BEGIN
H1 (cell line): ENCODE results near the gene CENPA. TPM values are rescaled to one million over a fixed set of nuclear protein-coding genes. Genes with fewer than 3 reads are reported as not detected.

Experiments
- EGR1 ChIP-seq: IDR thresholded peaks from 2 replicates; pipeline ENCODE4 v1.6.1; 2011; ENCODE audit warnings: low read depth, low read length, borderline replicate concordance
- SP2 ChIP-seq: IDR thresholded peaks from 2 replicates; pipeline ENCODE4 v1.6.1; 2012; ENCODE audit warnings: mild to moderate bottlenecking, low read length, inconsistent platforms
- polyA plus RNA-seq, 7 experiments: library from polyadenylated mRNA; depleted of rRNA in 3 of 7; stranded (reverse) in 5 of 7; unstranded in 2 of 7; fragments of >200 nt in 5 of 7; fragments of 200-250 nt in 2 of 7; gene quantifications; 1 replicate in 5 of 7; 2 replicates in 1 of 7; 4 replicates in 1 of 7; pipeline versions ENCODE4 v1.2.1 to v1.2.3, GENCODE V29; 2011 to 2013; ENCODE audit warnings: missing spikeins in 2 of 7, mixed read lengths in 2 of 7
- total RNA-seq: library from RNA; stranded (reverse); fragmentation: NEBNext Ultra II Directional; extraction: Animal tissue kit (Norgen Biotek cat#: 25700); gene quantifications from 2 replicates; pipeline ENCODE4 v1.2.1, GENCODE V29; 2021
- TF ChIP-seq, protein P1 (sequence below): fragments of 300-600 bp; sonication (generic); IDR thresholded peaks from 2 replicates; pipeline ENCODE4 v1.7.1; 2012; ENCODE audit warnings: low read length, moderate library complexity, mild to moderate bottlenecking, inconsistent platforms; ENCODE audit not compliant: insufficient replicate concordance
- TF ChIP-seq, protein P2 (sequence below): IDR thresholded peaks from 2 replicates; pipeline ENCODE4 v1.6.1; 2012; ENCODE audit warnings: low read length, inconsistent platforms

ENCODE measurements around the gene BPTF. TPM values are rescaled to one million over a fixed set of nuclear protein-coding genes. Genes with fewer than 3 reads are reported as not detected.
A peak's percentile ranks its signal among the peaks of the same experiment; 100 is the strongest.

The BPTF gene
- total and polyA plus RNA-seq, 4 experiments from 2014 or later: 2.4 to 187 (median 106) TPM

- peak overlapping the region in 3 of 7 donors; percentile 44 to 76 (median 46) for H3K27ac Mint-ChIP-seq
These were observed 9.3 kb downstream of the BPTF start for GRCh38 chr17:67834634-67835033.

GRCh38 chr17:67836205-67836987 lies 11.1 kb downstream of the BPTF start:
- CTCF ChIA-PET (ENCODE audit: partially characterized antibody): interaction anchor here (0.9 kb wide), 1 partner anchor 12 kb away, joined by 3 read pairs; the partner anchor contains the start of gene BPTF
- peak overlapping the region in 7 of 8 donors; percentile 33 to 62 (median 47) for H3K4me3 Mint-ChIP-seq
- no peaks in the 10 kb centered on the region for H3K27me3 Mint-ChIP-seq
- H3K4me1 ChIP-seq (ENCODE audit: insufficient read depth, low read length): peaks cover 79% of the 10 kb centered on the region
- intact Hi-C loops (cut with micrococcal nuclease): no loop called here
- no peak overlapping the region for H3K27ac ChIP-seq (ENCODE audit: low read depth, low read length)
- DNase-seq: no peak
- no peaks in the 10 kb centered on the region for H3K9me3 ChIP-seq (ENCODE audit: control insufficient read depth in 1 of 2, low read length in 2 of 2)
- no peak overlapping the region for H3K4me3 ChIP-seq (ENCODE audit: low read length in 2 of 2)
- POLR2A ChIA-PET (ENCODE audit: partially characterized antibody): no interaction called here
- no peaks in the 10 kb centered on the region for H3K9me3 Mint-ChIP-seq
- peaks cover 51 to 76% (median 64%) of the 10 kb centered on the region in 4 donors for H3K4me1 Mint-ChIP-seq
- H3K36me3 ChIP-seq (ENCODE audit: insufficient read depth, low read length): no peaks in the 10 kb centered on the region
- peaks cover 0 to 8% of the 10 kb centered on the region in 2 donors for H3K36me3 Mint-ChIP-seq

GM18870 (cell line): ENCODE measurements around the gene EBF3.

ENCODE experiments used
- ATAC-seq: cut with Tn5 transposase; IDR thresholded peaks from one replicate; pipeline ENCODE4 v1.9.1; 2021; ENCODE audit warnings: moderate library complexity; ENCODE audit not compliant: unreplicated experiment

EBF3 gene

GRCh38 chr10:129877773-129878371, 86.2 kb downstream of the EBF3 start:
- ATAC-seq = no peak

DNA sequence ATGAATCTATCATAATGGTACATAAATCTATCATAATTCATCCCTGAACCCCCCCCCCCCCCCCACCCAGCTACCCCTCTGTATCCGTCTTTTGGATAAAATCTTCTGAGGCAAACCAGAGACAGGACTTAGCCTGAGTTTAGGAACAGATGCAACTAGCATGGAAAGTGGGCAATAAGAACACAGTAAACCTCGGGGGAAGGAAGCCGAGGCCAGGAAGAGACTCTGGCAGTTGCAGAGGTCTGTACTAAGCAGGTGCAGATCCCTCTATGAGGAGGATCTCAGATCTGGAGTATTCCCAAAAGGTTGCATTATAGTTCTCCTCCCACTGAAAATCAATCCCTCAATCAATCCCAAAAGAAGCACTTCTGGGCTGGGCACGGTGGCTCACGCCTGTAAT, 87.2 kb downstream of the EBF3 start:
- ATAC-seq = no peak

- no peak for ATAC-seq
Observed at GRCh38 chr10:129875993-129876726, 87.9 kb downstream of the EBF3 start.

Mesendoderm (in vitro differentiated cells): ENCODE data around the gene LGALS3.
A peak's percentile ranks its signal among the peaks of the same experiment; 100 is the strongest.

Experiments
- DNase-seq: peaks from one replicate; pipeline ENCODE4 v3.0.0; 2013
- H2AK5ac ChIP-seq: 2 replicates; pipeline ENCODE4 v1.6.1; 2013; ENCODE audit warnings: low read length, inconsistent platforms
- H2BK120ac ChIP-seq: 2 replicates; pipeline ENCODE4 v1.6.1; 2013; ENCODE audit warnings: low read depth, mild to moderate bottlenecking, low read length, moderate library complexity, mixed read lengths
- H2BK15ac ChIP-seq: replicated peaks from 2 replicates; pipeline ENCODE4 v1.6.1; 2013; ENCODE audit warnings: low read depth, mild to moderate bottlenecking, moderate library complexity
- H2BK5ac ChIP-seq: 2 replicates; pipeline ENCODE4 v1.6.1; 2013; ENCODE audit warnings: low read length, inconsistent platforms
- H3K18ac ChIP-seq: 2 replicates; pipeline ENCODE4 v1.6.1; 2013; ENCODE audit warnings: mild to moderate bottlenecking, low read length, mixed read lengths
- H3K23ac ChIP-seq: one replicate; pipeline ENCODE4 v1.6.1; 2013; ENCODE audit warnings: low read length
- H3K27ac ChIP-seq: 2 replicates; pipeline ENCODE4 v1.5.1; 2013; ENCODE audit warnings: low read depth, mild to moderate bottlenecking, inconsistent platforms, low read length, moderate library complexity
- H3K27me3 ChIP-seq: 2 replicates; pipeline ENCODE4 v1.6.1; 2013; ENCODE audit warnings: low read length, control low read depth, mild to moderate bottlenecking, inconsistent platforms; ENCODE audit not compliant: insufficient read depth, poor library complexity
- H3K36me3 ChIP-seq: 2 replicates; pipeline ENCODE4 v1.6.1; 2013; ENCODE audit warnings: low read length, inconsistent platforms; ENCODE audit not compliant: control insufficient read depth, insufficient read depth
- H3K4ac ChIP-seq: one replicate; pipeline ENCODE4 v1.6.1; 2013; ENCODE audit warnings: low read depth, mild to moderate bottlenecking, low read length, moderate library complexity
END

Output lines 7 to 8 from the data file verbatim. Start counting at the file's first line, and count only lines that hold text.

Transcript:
- TF ChIP-seq, protein P1 (sequence below): fragments of 300-600 bp; sonication (generic); IDR thresholded peaks from 2 replicates; pipeline ENCODE4 v1.7.1; 2012; ENCODE audit warnings: low read length, moderate library complexity, mild to moderate bottlenecking, inconsistent platforms; ENCODE audit not compliant: insufficient replicate concordance
- TF ChIP-seq, protein P2 (sequence below): IDR thresholded peaks from 2 replicates; pipeline ENCODE4 v1.6.1; 2012; ENCODE audit warnings: low read length, inconsistent platforms